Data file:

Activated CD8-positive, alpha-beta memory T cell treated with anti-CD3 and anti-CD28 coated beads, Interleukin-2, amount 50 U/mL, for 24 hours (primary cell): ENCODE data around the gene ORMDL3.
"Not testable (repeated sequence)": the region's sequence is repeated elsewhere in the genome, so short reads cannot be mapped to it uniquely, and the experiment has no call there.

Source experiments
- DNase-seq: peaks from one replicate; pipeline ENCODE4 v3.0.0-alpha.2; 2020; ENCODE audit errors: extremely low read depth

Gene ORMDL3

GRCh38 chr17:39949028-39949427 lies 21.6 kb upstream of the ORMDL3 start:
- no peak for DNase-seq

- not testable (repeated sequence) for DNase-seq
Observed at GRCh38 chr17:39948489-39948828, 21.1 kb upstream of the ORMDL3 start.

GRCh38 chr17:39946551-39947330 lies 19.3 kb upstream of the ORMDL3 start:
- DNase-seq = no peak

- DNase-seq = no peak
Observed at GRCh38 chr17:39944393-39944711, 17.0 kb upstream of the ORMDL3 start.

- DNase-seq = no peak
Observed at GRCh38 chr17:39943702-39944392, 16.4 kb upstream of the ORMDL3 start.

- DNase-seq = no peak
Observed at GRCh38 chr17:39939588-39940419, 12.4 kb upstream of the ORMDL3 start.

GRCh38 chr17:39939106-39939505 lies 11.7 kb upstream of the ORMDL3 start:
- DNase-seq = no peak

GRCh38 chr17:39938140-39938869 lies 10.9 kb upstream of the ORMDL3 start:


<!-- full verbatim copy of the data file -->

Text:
Activated CD8-positive, alpha-beta memory T cell treated with anti-CD3 and anti-CD28 coated beads, Interleukin-2, amount 50 U/mL, for 24 hours (primary cell): ENCODE data around the gene ORMDL3.
"Not testable (repeated sequence)": the region's sequence is repeated elsewhere in the genome, so short reads cannot be mapped to it uniquely, and the experiment has no call there.

Source experiments
- DNase-seq: peaks from one replicate; pipeline ENCODE4 v3.0.0-alpha.2; 2020; ENCODE audit errors: extremely low read depth

Gene ORMDL3

GRCh38 chr17:39949028-39949427 lies 21.6 kb upstream of the ORMDL3 start:
- no peak for DNase-seq

- not testable (repeated sequence) for DNase-seq
Observed at GRCh38 chr17:39948489-39948828, 21.1 kb upstream of the ORMDL3 start.

GRCh38 chr17:39946551-39947330 lies 19.3 kb upstream of the ORMDL3 start:
- DNase-seq = no peak

- DNase-seq = no peak
Observed at GRCh38 chr17:39944393-39944711, 17.0 kb upstream of the ORMDL3 start.

- DNase-seq = no peak
Observed at GRCh38 chr17:39943702-39944392, 16.4 kb upstream of the ORMDL3 start.

- DNase-seq = no peak
Observed at GRCh38 chr17:39939588-39940419, 12.4 kb upstream of the ORMDL3 start.

GRCh38 chr17:39939106-39939505 lies 11.7 kb upstream of the ORMDL3 start:
- DNase-seq = no peak

GRCh38 chr17:39938140-39938869 lies 10.9 kb upstream of the ORMDL3 start: